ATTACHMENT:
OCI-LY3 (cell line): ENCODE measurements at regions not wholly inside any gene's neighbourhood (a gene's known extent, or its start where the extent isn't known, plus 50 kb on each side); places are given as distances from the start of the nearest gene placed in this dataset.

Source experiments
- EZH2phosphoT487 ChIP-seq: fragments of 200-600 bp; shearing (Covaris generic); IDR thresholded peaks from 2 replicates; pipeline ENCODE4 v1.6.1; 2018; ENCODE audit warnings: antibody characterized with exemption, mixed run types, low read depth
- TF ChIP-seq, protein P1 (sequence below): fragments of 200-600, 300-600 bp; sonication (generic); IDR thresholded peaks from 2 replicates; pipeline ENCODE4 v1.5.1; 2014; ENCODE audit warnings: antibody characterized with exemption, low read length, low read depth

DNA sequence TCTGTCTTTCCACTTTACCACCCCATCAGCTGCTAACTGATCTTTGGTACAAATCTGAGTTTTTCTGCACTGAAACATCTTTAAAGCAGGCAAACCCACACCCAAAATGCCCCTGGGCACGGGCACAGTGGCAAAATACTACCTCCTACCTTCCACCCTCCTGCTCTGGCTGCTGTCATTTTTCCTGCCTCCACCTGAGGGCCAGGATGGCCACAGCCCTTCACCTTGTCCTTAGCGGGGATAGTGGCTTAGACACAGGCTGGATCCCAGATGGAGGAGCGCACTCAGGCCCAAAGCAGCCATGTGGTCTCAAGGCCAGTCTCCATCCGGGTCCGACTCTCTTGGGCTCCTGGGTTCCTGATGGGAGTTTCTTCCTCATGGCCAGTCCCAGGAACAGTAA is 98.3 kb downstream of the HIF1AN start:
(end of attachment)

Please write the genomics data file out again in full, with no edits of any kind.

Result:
OCI-LY3 (cell line): ENCODE measurements at regions not wholly inside any gene's neighbourhood (a gene's known extent, or its start where the extent isn't known, plus 50 kb on each side); places are given as distances from the start of the nearest gene placed in this dataset.

Source experiments
- EZH2phosphoT487 ChIP-seq: fragments of 200-600 bp; shearing (Covaris generic); IDR thresholded peaks from 2 replicates; pipeline ENCODE4 v1.6.1; 2018; ENCODE audit warnings: antibody characterized with exemption, mixed run types, low read depth
- TF ChIP-seq, protein P1 (sequence below): fragments of 200-600, 300-600 bp; sonication (generic); IDR thresholded peaks from 2 replicates; pipeline ENCODE4 v1.5.1; 2014; ENCODE audit warnings: antibody characterized with exemption, low read length, low read depth

DNA sequence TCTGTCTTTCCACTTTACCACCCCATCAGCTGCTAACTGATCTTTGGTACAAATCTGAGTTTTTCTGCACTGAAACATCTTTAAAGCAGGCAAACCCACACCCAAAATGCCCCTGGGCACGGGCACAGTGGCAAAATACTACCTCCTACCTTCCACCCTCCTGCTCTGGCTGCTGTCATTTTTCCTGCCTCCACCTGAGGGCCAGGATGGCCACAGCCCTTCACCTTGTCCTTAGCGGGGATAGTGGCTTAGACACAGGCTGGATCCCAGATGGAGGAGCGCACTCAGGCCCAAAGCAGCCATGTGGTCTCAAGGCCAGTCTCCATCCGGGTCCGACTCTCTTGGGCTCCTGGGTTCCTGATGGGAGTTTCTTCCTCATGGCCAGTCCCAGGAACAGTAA is 98.3 kb downstream of the HIF1AN start: